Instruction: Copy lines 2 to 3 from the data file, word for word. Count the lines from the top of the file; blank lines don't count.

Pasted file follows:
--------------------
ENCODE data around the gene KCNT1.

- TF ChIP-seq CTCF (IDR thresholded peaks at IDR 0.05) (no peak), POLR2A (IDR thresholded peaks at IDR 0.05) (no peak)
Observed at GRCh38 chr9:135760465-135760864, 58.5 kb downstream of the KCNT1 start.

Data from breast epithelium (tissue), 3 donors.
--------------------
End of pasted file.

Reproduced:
- TF ChIP-seq CTCF (IDR thresholded peaks at IDR 0.05) (no peak), POLR2A (IDR thresholded peaks at IDR 0.05) (no peak)
Observed at GRCh38 chr9:135760465-135760864, 58.5 kb downstream of the KCNT1 start.